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When was the last time you reviewed your Merchant Services account?
Card companies take on board that most business owners are too busy to reduce merchant services (e.g. card processing fees), or don’t have the patience, or are too easily confused by the many different fee structures, or simply don’t know when their agreement expires!
What generally happens is that the fees go up and up every year, unchallenged, while the card processors take 3% or more of your turnover. If you are making 20% gross margin, this is a massive cost.
Switching suppliers in order to reduce your merchant fees is a whole lot easier than you might think.Here are some tips and advice on how to negotiate for the first time, or re-negotiate an existing deal.
9 Top Tips on Reducing Merchant Card Fees
1. Use a comparison site
The golden rule is to shop around, and there’s no easier way to do this than with a comparison site. Try Cardswitcher. They do instant online quotes and save money for 2 out of every 3 customers who fill out their form.
It is tempting to fixate on the credit card percentage fee, but remember also the start-up fee, the monthly minimum fee, the transaction fees, the terminal lease fees and even the possible cancellation fee. Suddenly, it is very difficult to compare like for like. There may be as many as 30 different charges.
However, this is easier than it seems – simply calculate the Effective Rate. This is the cost of all services as a percentage of card sales. Eg if you pay £300 total fees per month for £6,000 sales, your Effective Rate is 3%.
2. Know when your contract expires
Not many people know precisely when their contract expires, and before they know it have inadvertently got tied in to another 2 years, at costs which are suddenly over market rate.
Even if you do terminate early, the savings of switching may more than cover the early termination fees.
3. Do a little research
To reduce your card fees, know what the best rates are before you start negotiating. Check with colleagues what they are paying. Speak to the FSB who can bulk buy you into a very competitive deal with Streamline.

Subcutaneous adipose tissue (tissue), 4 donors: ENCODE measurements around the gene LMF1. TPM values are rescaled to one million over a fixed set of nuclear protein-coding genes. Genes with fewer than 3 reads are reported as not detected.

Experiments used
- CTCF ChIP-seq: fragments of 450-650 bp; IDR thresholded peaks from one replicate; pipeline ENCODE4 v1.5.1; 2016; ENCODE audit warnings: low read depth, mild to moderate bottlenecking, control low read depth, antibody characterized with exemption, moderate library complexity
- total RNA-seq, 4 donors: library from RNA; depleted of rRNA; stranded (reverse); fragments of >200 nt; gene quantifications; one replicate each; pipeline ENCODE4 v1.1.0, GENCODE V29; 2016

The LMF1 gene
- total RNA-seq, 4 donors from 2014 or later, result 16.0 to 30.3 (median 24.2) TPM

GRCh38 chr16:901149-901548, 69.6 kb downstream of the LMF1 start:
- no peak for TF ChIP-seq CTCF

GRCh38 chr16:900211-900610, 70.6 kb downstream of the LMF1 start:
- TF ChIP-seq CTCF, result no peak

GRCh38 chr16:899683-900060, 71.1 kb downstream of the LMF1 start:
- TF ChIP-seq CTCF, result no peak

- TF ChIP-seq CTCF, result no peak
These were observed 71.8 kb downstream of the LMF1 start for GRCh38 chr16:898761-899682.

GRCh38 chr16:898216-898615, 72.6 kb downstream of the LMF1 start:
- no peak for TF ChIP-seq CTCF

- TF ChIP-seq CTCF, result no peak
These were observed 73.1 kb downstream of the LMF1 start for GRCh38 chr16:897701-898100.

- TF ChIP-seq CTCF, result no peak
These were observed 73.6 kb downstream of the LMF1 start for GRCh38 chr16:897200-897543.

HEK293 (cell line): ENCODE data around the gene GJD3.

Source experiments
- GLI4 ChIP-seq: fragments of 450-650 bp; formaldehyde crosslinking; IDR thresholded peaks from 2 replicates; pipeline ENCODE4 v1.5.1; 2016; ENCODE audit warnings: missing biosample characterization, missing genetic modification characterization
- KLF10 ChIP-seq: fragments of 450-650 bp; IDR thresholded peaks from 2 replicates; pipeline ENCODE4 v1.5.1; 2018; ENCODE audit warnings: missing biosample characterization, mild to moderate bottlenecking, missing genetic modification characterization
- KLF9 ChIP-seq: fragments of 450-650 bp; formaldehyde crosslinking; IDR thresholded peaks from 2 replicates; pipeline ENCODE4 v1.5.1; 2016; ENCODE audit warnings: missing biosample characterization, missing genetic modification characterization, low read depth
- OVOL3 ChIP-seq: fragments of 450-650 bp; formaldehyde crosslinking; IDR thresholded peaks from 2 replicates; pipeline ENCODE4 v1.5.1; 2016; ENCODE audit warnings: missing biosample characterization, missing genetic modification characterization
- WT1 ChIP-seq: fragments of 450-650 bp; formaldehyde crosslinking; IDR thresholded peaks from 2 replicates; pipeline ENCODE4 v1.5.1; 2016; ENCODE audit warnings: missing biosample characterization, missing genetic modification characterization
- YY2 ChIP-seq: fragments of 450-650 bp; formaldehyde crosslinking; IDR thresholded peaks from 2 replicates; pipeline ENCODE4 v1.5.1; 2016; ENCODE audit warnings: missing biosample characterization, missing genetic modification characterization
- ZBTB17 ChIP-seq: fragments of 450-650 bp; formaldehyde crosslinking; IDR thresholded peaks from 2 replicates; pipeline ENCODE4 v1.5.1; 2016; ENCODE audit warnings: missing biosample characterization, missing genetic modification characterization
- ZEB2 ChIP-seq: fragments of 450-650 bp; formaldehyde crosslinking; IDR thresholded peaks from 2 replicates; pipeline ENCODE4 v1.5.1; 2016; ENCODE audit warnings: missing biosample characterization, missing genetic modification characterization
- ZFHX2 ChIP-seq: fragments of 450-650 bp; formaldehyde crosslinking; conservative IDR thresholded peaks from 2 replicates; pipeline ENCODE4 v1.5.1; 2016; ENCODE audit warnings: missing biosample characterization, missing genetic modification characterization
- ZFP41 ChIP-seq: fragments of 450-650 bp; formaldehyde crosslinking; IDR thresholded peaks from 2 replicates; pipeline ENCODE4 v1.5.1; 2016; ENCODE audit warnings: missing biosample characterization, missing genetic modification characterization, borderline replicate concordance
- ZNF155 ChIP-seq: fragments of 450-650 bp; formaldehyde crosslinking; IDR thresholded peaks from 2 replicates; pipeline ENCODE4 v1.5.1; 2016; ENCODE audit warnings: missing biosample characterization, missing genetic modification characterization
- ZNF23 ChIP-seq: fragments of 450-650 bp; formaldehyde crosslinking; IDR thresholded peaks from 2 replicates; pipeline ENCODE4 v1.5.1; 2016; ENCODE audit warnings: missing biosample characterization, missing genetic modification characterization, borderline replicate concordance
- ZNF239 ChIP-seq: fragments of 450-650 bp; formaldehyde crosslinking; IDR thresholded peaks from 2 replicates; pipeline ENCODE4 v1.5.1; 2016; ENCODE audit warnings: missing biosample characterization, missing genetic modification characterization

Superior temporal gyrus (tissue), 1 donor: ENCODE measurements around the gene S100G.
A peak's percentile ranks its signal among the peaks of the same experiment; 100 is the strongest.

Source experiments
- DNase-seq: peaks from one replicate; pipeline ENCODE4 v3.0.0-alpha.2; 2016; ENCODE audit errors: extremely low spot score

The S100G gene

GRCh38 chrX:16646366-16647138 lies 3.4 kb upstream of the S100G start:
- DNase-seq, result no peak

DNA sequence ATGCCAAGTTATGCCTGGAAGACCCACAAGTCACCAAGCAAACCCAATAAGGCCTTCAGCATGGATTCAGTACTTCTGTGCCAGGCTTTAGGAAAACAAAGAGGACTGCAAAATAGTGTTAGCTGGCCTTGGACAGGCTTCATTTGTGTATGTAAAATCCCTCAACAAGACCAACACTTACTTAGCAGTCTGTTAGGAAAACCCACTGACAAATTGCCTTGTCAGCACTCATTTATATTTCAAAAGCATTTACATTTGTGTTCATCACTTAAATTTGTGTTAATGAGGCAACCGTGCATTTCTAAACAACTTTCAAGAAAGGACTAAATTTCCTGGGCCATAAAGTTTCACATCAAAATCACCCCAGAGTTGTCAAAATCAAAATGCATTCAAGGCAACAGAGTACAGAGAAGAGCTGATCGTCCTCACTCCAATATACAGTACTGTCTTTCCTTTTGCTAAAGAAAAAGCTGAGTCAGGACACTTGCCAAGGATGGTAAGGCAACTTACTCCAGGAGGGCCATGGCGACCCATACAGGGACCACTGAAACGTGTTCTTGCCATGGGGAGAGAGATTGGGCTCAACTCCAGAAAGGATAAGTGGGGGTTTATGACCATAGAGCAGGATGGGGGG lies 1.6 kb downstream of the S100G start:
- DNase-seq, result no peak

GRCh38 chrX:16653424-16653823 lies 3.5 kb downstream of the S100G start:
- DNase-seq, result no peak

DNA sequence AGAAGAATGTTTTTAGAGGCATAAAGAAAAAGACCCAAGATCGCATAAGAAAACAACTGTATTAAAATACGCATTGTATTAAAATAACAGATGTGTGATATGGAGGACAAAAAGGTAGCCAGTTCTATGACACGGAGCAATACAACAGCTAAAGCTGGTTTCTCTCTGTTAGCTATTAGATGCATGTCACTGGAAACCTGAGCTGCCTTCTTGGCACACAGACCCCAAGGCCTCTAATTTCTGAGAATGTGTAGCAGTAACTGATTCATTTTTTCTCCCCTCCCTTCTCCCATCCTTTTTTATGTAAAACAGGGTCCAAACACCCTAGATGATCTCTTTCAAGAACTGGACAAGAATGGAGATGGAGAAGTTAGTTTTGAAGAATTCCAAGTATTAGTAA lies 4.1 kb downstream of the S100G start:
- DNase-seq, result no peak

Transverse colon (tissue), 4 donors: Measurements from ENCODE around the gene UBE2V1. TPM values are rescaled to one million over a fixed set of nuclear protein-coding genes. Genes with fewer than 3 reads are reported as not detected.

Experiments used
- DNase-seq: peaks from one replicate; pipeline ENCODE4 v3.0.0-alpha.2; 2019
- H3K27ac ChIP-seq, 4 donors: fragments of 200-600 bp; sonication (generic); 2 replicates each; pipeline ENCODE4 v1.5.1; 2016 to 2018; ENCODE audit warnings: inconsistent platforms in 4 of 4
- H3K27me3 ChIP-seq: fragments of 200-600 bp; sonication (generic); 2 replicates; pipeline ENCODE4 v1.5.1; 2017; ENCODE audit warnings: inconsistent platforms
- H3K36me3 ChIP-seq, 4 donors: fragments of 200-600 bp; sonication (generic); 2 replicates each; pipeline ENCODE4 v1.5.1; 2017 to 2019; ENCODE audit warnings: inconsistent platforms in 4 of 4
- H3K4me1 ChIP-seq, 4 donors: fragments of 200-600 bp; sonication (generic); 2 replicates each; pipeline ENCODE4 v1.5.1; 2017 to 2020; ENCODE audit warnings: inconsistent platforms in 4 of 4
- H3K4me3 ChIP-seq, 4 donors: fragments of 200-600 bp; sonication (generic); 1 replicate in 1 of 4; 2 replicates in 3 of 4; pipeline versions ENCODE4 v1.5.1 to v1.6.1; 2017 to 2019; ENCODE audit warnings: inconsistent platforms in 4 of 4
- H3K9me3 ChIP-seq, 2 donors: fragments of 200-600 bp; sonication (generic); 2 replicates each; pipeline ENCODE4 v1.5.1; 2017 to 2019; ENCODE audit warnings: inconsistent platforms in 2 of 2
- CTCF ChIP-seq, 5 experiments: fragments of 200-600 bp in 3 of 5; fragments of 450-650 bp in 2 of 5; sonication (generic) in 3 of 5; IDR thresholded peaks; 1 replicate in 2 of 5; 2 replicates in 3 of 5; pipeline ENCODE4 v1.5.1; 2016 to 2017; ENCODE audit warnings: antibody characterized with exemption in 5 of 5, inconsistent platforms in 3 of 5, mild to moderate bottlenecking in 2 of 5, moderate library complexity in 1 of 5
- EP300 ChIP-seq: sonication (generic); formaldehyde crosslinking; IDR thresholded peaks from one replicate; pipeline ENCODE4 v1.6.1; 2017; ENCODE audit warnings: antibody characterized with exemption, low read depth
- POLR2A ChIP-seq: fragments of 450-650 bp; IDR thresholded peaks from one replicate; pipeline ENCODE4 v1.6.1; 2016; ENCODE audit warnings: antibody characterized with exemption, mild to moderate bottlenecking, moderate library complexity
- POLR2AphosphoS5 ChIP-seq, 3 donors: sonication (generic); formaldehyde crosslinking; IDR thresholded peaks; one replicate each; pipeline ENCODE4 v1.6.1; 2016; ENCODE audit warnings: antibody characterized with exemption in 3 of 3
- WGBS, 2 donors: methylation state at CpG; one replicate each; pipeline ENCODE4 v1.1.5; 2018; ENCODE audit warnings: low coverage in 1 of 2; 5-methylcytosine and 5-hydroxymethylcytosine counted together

Remember, when you get a quote from a sales person, it is them offering you the deal, not the card processing company. He or she will charge you what they think you can, based on your knowledge, awareness, and the questions you don’t necessarily ask! They have many tariffs to choose from, and like most sales people, they will charge you as best they can.
4. Know your ‘Interchange Rates’
This is the rate that Mastercard and Visa charge the card processors. The differential in these rates should be the same as the differential passed on to you. Card processors might like to slap a little more on one of these rates, but you should knock them back. If the Interchange differential is 1% between Mastercard and Visa, so it should be with you. If the card processor reduces this to 0.5%, you are giving away 0.5% of sales on Visa.
If you cannot find the Interchange rate online, just ask your sales person.
5. Research Customer Reviews
Check out with the companies you are short-listing. A quick search on Google will give you ample reviews.
6. Study your charges
Take 6 months of past statements and look for anything out of the ordinary – and challenge them with your card processor.
If you have mysterious ‘downgrade fees’ or ‘charge-back fees, make sure you understand their root cause. It may be something you can improve your end. Often downgrade fees can be be caused by not closing the credit card batch in your terminal on a daily basis – in which case, use an auto-settle facility.
7. Separate your Terminal Costs
You can hire your card terminals very easily elsewhere, and with less cost. However, try to always sync the renewal date with your card processing renewal date. Try AcceptCards for a quote.
8. Delay payment into your account
To reduce merchant fees, many large companies, such asAmazon, don’t take payment from your account until you’ve received the item.
Why? Because it lessens the risk for the Card Processor, as they are at financial risk if your company goes bust between the order being place and being received. To mitigate this risk, they charge more for quick settlements, and less for longer settlements.
9. Challenge annual increases and regularly benchmark
Some industry experts and even industry insiders, have been taken aback by the huge annual increases in fees. They are easily challengeable – not least by getting quotes elsewhere and benchmarking the costs.
It is especially important to benchmark costs if your business is growing fast, as your merchant card fees should certainly reduce substantially.
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